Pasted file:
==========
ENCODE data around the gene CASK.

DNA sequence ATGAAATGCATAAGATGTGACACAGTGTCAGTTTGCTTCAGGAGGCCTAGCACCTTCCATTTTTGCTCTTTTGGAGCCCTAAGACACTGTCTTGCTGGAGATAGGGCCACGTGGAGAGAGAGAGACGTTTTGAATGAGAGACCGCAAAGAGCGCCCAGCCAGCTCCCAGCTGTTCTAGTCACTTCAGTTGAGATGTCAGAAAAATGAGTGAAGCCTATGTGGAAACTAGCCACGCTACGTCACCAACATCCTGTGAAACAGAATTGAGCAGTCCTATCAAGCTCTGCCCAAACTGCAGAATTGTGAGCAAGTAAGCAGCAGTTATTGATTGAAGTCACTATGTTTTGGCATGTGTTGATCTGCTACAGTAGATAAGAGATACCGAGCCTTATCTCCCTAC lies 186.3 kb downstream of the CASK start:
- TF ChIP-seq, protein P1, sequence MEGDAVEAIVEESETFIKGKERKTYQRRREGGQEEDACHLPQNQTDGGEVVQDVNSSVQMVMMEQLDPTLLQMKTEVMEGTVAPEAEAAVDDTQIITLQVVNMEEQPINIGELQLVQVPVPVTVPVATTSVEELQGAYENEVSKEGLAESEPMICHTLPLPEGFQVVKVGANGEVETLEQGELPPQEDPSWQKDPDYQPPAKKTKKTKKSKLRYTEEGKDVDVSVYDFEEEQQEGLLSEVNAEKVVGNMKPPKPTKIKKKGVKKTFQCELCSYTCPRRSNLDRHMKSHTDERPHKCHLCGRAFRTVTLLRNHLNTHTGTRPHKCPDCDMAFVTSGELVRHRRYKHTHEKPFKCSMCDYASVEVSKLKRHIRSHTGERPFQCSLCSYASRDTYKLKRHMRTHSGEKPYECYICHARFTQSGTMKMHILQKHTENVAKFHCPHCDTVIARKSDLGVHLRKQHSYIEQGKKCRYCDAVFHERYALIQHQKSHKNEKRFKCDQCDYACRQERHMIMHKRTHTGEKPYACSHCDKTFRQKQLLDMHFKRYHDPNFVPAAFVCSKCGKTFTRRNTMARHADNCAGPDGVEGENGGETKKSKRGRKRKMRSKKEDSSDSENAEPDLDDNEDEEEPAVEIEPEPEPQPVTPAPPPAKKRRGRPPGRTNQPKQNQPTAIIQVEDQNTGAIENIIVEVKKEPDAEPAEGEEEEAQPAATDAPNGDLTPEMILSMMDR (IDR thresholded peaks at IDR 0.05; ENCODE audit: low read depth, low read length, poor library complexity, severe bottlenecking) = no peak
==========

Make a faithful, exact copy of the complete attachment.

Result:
ENCODE data around the gene CASK.

DNA sequence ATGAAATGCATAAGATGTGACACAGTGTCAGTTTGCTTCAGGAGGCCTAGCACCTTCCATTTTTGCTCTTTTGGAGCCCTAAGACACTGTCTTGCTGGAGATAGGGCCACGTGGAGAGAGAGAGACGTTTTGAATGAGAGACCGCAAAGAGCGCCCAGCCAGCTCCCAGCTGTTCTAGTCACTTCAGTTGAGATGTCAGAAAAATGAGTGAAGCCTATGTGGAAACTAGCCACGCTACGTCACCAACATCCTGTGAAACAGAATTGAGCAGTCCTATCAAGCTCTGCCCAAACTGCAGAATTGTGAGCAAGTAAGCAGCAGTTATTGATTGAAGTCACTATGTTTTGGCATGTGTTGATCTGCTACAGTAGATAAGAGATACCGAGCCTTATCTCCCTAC lies 186.3 kb downstream of the CASK start:
- TF ChIP-seq, protein P1, sequence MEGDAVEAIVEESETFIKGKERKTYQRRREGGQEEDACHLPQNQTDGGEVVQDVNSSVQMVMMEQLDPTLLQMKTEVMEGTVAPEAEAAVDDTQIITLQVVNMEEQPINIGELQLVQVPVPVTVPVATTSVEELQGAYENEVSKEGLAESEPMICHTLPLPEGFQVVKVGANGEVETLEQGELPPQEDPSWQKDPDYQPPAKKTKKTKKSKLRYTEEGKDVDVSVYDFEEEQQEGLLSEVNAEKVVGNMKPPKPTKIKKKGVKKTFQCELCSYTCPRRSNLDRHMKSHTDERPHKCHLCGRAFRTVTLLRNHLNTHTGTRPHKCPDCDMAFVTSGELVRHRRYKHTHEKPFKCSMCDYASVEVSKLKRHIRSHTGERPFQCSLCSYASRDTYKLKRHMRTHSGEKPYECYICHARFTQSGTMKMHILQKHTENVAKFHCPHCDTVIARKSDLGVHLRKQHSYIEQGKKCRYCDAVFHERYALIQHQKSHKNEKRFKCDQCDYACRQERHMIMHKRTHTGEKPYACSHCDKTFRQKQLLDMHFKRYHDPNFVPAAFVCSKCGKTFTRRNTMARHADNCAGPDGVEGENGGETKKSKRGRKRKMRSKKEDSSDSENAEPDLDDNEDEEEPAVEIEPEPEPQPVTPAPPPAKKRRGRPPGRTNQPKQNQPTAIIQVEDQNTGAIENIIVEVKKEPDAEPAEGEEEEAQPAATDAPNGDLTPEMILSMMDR (IDR thresholded peaks at IDR 0.05; ENCODE audit: low read depth, low read length, poor library complexity, severe bottlenecking) = no peak